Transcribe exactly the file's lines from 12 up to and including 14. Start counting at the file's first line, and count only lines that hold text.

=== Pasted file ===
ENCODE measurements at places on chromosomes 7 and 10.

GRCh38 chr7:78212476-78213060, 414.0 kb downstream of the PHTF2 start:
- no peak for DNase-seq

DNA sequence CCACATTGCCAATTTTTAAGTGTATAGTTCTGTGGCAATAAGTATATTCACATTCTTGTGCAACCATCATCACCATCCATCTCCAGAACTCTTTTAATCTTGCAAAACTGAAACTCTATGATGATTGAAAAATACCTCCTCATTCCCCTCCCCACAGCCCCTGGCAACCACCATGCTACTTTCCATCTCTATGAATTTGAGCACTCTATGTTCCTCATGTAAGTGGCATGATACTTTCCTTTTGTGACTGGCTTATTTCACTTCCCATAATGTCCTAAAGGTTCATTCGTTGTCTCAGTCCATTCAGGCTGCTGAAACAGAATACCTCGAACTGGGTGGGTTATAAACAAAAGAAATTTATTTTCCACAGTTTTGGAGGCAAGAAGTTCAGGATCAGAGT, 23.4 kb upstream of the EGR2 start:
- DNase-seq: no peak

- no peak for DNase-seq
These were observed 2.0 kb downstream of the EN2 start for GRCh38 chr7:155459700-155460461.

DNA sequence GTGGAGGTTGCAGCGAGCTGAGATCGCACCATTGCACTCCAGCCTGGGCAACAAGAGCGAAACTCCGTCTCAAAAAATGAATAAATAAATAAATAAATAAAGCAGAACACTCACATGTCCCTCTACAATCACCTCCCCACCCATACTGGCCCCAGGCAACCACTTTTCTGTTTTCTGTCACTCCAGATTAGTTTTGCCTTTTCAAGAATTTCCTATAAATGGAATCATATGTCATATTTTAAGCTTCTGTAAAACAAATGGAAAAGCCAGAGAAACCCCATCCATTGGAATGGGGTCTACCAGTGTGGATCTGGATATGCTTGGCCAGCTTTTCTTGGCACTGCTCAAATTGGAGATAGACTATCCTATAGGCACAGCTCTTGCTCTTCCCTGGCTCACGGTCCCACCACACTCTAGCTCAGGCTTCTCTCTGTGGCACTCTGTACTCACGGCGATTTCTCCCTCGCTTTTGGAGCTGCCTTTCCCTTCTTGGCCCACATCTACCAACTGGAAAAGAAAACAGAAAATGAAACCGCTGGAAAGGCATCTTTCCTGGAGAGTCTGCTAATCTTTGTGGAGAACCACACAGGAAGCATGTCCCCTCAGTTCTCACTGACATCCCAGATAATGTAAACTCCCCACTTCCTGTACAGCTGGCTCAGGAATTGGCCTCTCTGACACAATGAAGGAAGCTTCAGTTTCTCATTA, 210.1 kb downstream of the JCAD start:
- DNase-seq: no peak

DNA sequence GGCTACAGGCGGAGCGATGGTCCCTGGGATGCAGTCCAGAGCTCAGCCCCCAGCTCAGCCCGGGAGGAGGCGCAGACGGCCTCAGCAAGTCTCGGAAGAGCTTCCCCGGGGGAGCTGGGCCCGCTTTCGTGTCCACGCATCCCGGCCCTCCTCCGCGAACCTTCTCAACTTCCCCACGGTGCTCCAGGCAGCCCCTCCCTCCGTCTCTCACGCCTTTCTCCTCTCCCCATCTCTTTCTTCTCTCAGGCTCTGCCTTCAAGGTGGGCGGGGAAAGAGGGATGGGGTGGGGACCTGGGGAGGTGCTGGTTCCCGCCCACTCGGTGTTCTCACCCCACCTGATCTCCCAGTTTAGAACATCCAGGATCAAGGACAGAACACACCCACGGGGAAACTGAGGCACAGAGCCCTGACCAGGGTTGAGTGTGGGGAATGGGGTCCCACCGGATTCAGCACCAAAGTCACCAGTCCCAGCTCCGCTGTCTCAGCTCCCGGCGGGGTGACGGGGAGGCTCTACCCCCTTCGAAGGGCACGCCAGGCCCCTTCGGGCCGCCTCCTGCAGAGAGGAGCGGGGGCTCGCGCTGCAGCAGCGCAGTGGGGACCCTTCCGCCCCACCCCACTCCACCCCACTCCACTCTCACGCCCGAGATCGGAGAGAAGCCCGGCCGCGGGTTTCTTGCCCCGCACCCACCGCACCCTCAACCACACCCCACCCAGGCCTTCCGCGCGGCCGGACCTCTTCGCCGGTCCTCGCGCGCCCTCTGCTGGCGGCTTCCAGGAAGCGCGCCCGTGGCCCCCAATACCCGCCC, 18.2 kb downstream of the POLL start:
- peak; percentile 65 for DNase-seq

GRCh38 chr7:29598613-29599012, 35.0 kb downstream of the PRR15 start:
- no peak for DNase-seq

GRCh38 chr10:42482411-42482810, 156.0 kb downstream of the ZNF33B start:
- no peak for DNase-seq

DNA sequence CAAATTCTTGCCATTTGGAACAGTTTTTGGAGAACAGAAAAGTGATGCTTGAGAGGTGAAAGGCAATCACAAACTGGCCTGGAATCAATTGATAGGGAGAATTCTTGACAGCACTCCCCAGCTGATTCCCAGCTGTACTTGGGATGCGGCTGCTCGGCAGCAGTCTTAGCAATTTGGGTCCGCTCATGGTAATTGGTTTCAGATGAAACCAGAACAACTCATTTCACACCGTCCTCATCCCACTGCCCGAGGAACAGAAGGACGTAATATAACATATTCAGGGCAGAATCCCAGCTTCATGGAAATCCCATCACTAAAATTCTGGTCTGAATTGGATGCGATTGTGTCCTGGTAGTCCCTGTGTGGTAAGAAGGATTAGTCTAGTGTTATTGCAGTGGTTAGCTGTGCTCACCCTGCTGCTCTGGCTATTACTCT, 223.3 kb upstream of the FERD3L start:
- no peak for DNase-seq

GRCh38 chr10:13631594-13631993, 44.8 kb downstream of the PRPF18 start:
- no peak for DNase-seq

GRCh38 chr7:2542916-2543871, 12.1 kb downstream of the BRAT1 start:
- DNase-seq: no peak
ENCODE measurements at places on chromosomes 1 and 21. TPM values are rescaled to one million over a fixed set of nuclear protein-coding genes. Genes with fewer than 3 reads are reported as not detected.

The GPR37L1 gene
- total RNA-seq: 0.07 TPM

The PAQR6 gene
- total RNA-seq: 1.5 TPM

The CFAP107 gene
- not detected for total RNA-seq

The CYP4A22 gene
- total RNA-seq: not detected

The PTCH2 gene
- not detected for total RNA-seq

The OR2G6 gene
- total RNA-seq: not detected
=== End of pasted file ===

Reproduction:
GRCh38 chr7:29598613-29599012, 35.0 kb downstream of the PRR15 start:
- no peak for DNase-seq

GRCh38 chr10:42482411-42482810, 156.0 kb downstream of the ZNF33B start: